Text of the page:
Throughout my career where I’ve worked either in-house or at client sites, I’ve been in the habit of spending time away from my desk talking to people and making friends. As an independent working from home I do the same thing, on Zoom, on social media or on the phone (although you can’t beat a good chat over a coffee). I’ve always recommended this to comms and change colleagues as one of the most important things to do and unwittingly, I found that this became even more important as I worked in change. So, why does getting to know people make such a difference in change?
It’s about people – organisations are made up of people. In change, project teams spend time creating and managing stakeholder maps and plans, but to get the three-dimensional view beyond a spreadsheet, you need to spend time with the people in those groups. Get invited to meetings and team events. Shadow people – understand what they do day-to-day and what their world is really like. I’ve been out with cleaning teams, worked on help desks and shadowed engineers on jobs. Seek out different opinions to yours and find out what makes people tick. Learning about their world helps you understand them better, find out what’s important to them, speak their language and engage with them. And be prepared to share information about the change and what’s coming with them, so it becomes more of a conversation.
It sounds basic, but talking to people as human beings, learning about their perspectives and building in their views, matters. Otherwise, you are operating in an echo chamber of your and the project team’s views.
It’s about learning - questions like these might help you…
What do people want to know – and not.
Why do they want to know it? (the What’s In It for Me)?
What engages – or motivates – them about the change?
What information do they like to receive – and how do they get it now?
What most definitely wouldn’t work
A word of caution - don’t just fire questions at people – this is about listening and engaging people in conversation, not an interview…
It’s about trust – trust really matters and it’s becoming increasingly important within organisations, especially in our rapidly changing world. In the latest Edelman Trust Barometer, 75% of respondents globally say that they trust their employer to do what is right (ahead of NGOs – 57%, business – 56%, government – 48% and media – 47%) and 76% of people want CEOs to take the lead on change instead of waiting for government. No pressure then. Want to build trust? In almost all organisation cultures, getting out and about and meeting people face-to-face helps. Here’s why it matters…
It’s about the brain – as Hilary Scarlett explains in ‘Neuroscience for Organisational Change’, our brains largely operate in the same way as our ancestors, when our whole purpose was survival and looking out for threats was the priority. So, our brains, even today, have more wiring to look out for uncertainty than anything else – the threat response. So, for change, project and comms, leads, spending time getting to know people formally and informally in your day-to-day world (before you start talking about change), will make your life easier. And more fun.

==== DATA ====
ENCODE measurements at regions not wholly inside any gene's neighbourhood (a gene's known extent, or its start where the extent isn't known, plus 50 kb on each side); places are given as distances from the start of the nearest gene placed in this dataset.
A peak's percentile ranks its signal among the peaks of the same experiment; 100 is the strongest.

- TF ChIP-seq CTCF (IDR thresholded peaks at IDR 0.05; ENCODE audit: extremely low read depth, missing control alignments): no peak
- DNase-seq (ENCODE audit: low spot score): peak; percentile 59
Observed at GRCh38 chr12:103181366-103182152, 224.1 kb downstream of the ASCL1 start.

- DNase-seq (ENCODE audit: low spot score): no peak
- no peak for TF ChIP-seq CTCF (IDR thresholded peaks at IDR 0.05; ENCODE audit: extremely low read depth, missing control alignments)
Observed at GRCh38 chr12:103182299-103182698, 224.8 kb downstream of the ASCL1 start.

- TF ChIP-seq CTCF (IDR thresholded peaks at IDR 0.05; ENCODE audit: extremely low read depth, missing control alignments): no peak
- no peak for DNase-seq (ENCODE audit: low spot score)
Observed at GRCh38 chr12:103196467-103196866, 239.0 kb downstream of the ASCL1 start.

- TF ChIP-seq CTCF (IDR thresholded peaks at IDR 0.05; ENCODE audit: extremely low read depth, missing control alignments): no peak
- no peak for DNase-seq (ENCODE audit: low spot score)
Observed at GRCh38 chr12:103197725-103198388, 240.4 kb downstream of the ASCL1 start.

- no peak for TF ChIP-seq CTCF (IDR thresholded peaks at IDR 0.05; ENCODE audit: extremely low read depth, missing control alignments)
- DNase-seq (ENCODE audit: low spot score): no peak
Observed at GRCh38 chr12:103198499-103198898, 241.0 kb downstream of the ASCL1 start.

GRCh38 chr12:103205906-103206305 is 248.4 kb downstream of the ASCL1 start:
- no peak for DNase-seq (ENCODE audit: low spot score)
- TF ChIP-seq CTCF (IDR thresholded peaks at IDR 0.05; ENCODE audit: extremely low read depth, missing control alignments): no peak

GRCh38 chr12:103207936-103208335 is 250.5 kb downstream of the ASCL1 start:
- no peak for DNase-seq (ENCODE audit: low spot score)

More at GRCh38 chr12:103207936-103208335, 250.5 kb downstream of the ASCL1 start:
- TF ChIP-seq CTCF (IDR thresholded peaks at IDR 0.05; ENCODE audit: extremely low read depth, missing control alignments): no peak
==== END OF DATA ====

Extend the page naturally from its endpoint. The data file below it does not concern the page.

Remember - our brains are also wired to connect with people – we’re social animals. This goes right back to our ancestors. Being part of a group had many advantages – hunting larger animals more easily and fighting off other tribes or predators – and being a loner, didn’t. And that hasn’t changed to today.
As well as scanning today’s office savannah for the equivalent of a sabre tooth tiger, our brains are looking out for threats when they meet new people too – so unconsciously, they will be deciding if you’re a friend or enemy. Friend, easier to work with, less defensive, greater trust and more willing to talk. Enemy, much harder to work or communicate with.
So, spending time getting to know people pays dividends before you start talking about change. Remember, this will be a conversation, not a grilling, so be honest, genuine and authentic in your discussions. You are likely to be asked questions about the change too so make sure you – and the rest of the team – are ready, and willing, to answer.
Getting to know people when you’re working in a ‘business as usual’ world, will help you hugely when you go through change. Building trust, confidence and relationships with people will always make projects easier – and more fun.
I support organisations and teams going through change, helping to make the people side of change work better. I help with tools such as communication, coaching and wellbeing approaches to make sure that the people side of change is not an afterthought. I’d love to talk if you want to put your people front and centre.